Two more distant planets are likely made of water, according to research using NASA’s Hubble and Spitzer telescopes.
The so-called “water worlds” orbit a red dwarf star, which is the smallest and coldest type of star. According to a press release from NASA’s Jet Propulsion Laboratory.
NASA says the water planets are 218 light-years away in the constellation Lyra. The agency said they are “unlike any planet in our solar system”.
The upshot is that the planets are most likely made of water, according to a study published in Nature Astronomy on Thursday. A research team led by Caroline Piaulet, a doctoral student at the University of Montreal’s Institute for Exoplanet Research, used NASA’s Hubble and Spitzer space telescopes to observe the distant planetary system.
The planetary system they studied is called Kepler-138 because it is in the field of view of NASA’s Kepler spacecraft. Researchers knew there were three exoplanets — the term for planets outside our solar system — within the Kepler-138 system, but they’ve just discovered that only two of them likely consist of water.
They also discover evidence of a previously undescribed fourth planet.
But the result is not as simple as it seems. Scientists have not detected water directly on the outer planets Kepler-138c or Kepler-138d. Instead, they compared the sizes and masses of the planets to comparison models.
When they compared the planets to the models, they found “that much of their volume—or even half—must be made of materials lighter than rock but heavier than hydrogen or helium.”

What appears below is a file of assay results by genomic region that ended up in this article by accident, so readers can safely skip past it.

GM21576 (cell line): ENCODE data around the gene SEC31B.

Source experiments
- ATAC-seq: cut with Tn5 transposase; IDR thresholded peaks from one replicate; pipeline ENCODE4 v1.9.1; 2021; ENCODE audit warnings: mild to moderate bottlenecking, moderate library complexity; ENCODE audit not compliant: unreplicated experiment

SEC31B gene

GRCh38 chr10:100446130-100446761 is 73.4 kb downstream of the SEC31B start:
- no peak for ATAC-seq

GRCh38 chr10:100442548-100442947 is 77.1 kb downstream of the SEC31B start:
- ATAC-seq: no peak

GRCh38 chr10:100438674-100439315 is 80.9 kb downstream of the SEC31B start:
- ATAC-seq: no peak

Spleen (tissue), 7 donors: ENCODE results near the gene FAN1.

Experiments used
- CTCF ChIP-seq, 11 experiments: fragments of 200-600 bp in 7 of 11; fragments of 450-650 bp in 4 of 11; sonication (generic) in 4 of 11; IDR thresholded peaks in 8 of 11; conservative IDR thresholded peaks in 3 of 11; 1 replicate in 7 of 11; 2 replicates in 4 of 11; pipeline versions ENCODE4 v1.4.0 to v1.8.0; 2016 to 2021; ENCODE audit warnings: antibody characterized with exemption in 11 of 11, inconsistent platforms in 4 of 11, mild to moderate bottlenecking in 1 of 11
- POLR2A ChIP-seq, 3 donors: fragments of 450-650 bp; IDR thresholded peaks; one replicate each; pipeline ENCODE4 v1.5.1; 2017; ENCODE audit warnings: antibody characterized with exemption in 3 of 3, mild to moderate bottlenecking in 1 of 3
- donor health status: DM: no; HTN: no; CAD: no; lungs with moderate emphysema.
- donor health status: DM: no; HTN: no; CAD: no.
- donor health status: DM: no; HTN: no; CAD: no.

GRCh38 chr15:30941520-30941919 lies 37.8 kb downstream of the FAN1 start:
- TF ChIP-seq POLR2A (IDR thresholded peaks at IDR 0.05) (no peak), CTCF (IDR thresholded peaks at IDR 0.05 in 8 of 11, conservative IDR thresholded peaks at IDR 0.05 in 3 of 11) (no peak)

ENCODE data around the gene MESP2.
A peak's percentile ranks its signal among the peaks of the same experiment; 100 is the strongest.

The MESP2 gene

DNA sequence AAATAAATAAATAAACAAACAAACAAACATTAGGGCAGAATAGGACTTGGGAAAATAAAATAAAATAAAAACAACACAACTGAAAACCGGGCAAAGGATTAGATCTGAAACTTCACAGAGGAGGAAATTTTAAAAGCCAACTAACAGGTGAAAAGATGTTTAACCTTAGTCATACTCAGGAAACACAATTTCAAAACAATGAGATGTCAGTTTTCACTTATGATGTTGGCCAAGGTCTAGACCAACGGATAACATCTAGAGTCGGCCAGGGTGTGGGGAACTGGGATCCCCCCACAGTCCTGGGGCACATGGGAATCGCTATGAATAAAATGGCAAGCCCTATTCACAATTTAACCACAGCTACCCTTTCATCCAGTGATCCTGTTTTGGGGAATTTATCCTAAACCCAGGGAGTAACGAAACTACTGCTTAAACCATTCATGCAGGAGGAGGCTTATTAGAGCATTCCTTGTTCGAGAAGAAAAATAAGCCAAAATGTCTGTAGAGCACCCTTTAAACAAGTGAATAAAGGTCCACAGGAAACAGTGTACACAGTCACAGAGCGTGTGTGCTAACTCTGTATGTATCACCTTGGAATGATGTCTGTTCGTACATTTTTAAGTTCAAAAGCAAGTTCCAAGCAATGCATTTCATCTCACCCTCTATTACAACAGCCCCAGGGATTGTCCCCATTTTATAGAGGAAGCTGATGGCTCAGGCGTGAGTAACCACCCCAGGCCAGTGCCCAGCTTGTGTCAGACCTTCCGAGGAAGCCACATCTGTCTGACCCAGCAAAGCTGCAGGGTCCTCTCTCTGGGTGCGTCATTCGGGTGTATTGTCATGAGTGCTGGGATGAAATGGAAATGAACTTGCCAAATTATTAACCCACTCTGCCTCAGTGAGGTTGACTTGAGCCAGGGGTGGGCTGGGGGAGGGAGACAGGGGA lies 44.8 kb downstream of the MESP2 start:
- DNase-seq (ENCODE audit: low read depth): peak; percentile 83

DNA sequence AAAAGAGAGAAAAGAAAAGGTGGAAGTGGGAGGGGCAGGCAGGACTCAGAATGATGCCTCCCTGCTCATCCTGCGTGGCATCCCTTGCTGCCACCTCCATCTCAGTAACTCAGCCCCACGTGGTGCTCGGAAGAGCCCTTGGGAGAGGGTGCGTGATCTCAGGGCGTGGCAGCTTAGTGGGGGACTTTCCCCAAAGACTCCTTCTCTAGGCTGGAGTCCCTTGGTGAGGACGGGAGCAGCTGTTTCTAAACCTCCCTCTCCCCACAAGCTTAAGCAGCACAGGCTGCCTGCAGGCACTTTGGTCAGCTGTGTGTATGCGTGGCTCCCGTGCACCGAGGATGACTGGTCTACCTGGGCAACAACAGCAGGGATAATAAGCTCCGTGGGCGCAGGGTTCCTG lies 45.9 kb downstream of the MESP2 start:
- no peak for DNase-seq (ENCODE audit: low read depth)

NASA says water is the most likely candidate for a substance that is lighter than rock but heavier than hydrogen or helium.
Bjorn Bencke, co-author of the study and professor of astrophysics at the University of Montreal, said in the release. “However, we have now shown that these two planets, Kepler-138c and d, are very different in nature and that a large part of their total volume is probably composed of water.”
“This is the best evidence yet for water worlds, a type of planet that astronomers have long assumed exists,” Beneke continued.
The high temperatures on these planets indicate that they could be surrounded by a vapor atmosphere, according to NASA.
“It is likely that the temperature in Kepler-138d’s atmosphere is above the boiling point of water, and we would expect a thick, dense atmosphere made of steam on this planet,” Paulet said in the letter. “Only, under this vaporous atmosphere, can there be liquid water under high pressure, or even water in another phase that occurs at high pressure, which is called a supercritical liquid.”
Waterworlds lie outside the habitable zone of their stars – the area where temperatures allow liquid water to exist on a rocky planet’s surface, which could support life. The new planet described by the researchers, Kepler-138-e, is located in exactly that right region, the statement said.